Sie sind auf Seite 1von 3

Ching v The Secretary of Justice G. R. No.

164317 February 6, 2006


The failure of person to turn over the proceeds of the sale of the goods covered by the trust receipt to the
entruster or to return said goods, if not sold, is a public nuisance to be abated by the imposition of penal
sanctions
Facts: Ching was the Senior Vice-President of Philippine Blooming Mills, Inc. (PBMI). Sometime in September to
October 1980, PBMI, through petitioner, applied with the Rizal Commercial Banking Corporation (respondent
bank) for the issuance of commercial letters of credit to finance its importation of assorted goods. Under the
receipts, petitioner agreed to hold the goods in trust for the said bank, with authority to sell but not by way of
conditional sale, pledge or otherwise; and in case such goods were sold, to turn over the proceeds thereof as soon
as received, to apply against the relative acceptances and payment of other indebtedness to respondent bank. In
case the goods remained unsold within the specified period, the goods were to be returned to respondent bank
without any need of demand. Thus, said goods, manufactured products or proceeds thereof, whether in the form
of money or bills, receivables, or accounts separate and capable of identification were respondent banks
property. When the trust receipts matured, petitioner failed to return the goods to respondent bank, or to return
their value amounting to P6,940,280.66 despite demands. Thus, the bank filed a criminal complaint for
estafa
6
against petitioner in the Office of the City Prosecutor of Manila.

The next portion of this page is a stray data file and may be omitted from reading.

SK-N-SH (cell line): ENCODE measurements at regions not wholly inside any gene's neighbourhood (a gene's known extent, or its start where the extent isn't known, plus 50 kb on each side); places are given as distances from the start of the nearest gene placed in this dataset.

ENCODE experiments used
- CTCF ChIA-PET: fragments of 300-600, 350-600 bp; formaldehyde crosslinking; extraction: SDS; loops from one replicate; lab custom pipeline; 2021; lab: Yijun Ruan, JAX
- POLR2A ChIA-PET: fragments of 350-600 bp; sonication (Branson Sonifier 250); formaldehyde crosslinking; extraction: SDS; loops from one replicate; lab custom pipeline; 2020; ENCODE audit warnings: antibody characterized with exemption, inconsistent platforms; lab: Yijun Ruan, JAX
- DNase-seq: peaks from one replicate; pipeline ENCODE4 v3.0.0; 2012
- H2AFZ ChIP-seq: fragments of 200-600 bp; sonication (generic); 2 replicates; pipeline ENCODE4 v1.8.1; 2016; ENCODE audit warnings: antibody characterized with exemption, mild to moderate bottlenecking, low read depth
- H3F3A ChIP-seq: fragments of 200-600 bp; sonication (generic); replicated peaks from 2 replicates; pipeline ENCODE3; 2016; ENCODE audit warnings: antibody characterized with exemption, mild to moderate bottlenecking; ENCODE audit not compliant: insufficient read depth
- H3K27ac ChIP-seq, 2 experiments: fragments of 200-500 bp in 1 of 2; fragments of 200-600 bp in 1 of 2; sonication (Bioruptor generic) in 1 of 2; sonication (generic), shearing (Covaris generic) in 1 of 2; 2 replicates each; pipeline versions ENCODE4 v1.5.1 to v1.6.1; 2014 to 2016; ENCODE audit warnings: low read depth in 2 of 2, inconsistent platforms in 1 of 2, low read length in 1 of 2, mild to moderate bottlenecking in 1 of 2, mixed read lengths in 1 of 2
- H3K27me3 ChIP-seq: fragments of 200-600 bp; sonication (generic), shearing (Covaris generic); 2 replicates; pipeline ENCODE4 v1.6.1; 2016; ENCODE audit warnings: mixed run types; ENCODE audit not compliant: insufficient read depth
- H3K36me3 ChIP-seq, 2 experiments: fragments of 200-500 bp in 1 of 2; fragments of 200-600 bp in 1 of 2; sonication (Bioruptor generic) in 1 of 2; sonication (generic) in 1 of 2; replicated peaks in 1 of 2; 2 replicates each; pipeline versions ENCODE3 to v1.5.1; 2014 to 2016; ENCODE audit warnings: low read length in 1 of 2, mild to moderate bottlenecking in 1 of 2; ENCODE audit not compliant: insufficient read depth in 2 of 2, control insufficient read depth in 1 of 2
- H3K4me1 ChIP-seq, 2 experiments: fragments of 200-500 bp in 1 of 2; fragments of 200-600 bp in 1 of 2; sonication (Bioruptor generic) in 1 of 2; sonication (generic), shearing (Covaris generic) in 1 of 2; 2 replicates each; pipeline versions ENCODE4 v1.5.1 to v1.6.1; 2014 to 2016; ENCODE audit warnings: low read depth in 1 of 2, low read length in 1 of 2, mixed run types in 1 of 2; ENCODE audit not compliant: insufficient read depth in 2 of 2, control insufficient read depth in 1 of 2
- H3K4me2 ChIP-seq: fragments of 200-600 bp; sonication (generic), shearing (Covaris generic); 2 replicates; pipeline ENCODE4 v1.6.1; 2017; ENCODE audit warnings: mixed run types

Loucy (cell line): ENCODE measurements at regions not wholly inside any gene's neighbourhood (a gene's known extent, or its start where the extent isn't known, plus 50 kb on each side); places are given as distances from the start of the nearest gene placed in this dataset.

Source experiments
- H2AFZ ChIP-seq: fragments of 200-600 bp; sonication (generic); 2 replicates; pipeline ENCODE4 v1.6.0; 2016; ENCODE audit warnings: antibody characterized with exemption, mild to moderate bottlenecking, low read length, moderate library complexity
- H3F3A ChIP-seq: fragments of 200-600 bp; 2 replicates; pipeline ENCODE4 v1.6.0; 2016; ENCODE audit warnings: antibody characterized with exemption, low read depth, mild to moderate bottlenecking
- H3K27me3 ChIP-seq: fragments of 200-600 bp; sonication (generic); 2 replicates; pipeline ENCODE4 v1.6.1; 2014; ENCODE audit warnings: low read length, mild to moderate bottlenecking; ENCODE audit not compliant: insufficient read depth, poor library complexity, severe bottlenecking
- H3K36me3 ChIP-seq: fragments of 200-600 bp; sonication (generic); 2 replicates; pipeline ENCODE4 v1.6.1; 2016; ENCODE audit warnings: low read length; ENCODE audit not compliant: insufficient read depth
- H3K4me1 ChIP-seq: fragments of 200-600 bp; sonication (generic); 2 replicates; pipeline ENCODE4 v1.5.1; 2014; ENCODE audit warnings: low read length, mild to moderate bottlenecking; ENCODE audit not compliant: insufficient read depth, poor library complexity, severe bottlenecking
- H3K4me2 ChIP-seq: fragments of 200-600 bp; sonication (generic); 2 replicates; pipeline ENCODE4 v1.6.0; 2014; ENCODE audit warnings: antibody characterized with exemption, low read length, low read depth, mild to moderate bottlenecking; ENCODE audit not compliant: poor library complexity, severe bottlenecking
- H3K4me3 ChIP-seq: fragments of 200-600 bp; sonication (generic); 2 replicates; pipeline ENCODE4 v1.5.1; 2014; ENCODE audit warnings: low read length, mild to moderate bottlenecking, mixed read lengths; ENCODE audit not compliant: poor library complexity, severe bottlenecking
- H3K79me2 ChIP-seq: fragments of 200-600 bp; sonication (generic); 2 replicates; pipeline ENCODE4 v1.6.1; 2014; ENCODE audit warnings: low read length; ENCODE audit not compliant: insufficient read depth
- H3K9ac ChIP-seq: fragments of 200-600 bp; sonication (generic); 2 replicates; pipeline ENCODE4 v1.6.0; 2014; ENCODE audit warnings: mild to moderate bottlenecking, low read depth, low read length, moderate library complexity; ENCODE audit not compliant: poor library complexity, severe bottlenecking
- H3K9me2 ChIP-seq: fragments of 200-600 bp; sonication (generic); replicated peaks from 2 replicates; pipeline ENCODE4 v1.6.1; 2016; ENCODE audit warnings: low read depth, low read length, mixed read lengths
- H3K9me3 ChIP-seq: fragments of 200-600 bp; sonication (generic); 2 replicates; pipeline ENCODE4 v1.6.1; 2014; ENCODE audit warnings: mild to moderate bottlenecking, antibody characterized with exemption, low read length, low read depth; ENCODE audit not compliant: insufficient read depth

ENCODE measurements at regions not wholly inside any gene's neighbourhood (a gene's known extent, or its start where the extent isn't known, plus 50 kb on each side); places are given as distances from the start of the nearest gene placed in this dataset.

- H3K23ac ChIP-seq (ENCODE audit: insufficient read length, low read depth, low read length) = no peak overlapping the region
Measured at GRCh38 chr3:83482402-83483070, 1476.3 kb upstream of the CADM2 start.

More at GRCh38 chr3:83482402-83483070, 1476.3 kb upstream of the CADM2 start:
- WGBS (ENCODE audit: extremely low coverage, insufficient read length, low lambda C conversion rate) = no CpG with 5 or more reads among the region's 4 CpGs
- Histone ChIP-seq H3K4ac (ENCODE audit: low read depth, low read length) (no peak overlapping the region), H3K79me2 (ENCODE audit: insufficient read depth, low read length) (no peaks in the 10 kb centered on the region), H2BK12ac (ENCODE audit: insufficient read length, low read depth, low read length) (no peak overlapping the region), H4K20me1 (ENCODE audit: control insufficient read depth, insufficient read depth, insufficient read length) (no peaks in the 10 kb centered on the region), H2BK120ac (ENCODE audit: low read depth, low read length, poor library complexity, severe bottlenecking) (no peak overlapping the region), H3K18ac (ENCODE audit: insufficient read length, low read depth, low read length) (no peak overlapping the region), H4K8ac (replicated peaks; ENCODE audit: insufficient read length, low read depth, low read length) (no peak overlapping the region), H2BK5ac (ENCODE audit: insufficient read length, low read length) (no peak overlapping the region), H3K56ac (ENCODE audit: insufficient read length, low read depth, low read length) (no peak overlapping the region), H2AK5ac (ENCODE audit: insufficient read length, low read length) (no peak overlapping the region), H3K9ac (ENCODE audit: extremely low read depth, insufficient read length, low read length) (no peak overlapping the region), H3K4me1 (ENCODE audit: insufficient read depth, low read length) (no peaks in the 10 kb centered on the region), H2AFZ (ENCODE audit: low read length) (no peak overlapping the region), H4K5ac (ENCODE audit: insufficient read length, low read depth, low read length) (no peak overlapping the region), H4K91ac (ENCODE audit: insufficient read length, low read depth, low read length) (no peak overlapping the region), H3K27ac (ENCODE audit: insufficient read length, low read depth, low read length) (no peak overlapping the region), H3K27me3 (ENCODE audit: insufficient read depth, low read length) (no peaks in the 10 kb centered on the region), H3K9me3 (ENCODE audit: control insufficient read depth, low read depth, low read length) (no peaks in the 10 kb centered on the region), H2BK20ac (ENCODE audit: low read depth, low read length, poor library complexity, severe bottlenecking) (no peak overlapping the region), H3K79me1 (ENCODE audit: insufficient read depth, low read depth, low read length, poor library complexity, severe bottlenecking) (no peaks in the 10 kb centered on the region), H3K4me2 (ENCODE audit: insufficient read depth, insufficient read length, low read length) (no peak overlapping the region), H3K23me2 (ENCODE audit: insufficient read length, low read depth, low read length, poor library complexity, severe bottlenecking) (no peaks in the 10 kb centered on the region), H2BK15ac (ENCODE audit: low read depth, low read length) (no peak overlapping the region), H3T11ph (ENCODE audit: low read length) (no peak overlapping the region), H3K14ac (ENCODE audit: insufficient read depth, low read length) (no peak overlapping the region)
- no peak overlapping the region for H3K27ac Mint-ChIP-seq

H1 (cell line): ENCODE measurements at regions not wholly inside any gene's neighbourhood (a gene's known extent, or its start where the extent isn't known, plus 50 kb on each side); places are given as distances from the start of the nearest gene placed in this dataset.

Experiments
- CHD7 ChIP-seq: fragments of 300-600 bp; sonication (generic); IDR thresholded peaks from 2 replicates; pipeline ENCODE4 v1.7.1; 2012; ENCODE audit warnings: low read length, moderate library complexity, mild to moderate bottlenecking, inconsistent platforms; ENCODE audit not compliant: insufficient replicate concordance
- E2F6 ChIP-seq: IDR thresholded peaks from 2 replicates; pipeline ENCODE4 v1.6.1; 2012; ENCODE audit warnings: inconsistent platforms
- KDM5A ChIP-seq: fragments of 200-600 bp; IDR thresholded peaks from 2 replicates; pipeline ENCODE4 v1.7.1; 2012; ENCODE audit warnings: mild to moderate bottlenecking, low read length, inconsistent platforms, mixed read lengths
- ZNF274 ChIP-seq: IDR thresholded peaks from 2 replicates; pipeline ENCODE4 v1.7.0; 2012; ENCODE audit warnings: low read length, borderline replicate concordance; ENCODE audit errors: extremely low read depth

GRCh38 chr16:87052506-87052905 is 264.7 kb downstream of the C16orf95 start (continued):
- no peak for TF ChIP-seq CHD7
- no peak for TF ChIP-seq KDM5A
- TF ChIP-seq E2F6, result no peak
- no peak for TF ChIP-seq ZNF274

Issue: Whether or not Ching is liable for Estafa
Held: In the case at bar, the transaction between petitioner and respondent bank falls under the trust receipt
transactions envisaged in P.D. No. 115. Respondent bank imported the goods and entrusted the same to PBMI
under the trust receipts signed by petitioner, as entrustee, with the bank as entruster. The failure of person to turn
over the proceeds of the sale of the goods covered by the trust receipt to the entruster or to return said goods, if
not sold, is a public nuisance to be abated by the imposition of penal sanctions.It must be stressed that P.D. No.
115 is a declaration by legislative authority that, as a matter of public policy, the failure of person to turn over the
proceeds of the sale of the goods covered by a trust receipt or to return said goods, if not sold, is a public nuisance
to be abated by the imposition of penal sanctions.
Failure of the entrustee to turn over the proceeds of the sale of the goods covered by the trust receipts to the
entruster or to return said goods if they were not disposed of in accordance with the terms of the trust receipt is a
crime under P.D. No. 115, without need of proving intent to defraud.In Colinares v. Court of Appeals, the Court
declared that there are two possible situations in a trust receipt transaction. The first is covered by the provision
which refers to money received under the obligation involving the duty to deliver it (entregarla) to the owner of
the merchandise sold. The second is covered by the provision which refers to merchandise received under the
obligation to return it (devolvera) to the owner. Thus, failure of the entrustee to turn over the proceeds of the sale
of the goods cov- ered by the trust receipts to the entruster or to return said goods if they were not disposed of in
accordance with the terms of the trust receipt is a crime under P.D. No. 115, without need of proving intent to
defraud. The law punishes dishonesty and abuse of confidence in the handling of money or goods to the prejudice
of the entruster, regardless of whether the latter is the owner or not. A mere failure to deliver the proceeds of the
sale of the goods, if not sold, constitutes a criminal offense that causes prejudice, not only to another, but more to
the public interest.
P.D. No. 115 is malum prohibitum but is classified as estafa under paragraph 1(b), Article 315 of the Revised Penal
Code, or estafa with abuse of confidence.The crime defined in P.D. No. 115 is malum prohibitum but is classified
as estafa under paragraph 1(b), Article 315 of the Revised Penal Code, or estafa with abuse of confidence. It may
be committed by a corporation or other juridical entity or by natural persons. However, the penalty for the crime is
imprisonment for the periods provided in said Article 315.